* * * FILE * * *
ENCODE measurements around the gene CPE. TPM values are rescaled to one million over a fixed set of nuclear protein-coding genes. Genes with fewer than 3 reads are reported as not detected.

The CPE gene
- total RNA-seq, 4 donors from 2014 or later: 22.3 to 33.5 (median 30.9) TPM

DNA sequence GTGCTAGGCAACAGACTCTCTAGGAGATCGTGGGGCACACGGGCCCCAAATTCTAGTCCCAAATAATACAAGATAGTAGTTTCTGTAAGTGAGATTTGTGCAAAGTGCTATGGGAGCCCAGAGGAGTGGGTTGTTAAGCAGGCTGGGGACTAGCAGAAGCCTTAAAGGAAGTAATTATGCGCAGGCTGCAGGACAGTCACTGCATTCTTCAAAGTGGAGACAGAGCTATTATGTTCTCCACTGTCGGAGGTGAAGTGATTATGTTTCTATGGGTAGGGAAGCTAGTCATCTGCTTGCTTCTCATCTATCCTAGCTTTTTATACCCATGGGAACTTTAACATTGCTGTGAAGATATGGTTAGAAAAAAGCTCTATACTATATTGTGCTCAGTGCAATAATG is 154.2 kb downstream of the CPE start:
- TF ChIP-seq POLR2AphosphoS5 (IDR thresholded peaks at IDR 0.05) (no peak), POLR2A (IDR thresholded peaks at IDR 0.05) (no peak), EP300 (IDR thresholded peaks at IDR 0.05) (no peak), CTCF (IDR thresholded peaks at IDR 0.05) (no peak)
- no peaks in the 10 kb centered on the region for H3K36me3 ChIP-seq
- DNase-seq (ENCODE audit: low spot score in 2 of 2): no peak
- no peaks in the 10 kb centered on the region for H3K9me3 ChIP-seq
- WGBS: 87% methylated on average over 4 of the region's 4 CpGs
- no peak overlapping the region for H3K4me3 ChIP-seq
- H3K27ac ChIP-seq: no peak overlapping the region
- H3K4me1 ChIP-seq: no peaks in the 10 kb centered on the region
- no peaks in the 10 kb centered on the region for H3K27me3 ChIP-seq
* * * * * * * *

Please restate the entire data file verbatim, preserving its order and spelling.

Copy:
ENCODE measurements around the gene CPE. TPM values are rescaled to one million over a fixed set of nuclear protein-coding genes. Genes with fewer than 3 reads are reported as not detected.

The CPE gene
- total RNA-seq, 4 donors from 2014 or later: 22.3 to 33.5 (median 30.9) TPM

DNA sequence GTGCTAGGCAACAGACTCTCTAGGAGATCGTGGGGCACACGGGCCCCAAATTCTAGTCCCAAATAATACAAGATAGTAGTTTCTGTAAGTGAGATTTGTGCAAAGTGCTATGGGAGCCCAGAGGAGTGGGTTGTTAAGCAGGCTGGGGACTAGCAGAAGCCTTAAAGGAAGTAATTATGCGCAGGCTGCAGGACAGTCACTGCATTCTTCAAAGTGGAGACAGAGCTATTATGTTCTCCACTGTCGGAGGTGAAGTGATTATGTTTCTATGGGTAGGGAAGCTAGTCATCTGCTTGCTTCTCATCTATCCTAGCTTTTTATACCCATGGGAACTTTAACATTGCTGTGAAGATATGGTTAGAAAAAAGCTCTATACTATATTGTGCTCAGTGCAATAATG is 154.2 kb downstream of the CPE start:
- TF ChIP-seq POLR2AphosphoS5 (IDR thresholded peaks at IDR 0.05) (no peak), POLR2A (IDR thresholded peaks at IDR 0.05) (no peak), EP300 (IDR thresholded peaks at IDR 0.05) (no peak), CTCF (IDR thresholded peaks at IDR 0.05) (no peak)
- no peaks in the 10 kb centered on the region for H3K36me3 ChIP-seq
- DNase-seq (ENCODE audit: low spot score in 2 of 2): no peak
- no peaks in the 10 kb centered on the region for H3K9me3 ChIP-seq
- WGBS: 87% methylated on average over 4 of the region's 4 CpGs
- no peak overlapping the region for H3K4me3 ChIP-seq
- H3K27ac ChIP-seq: no peak overlapping the region
- H3K4me1 ChIP-seq: no peaks in the 10 kb centered on the region
- no peaks in the 10 kb centered on the region for H3K27me3 ChIP-seq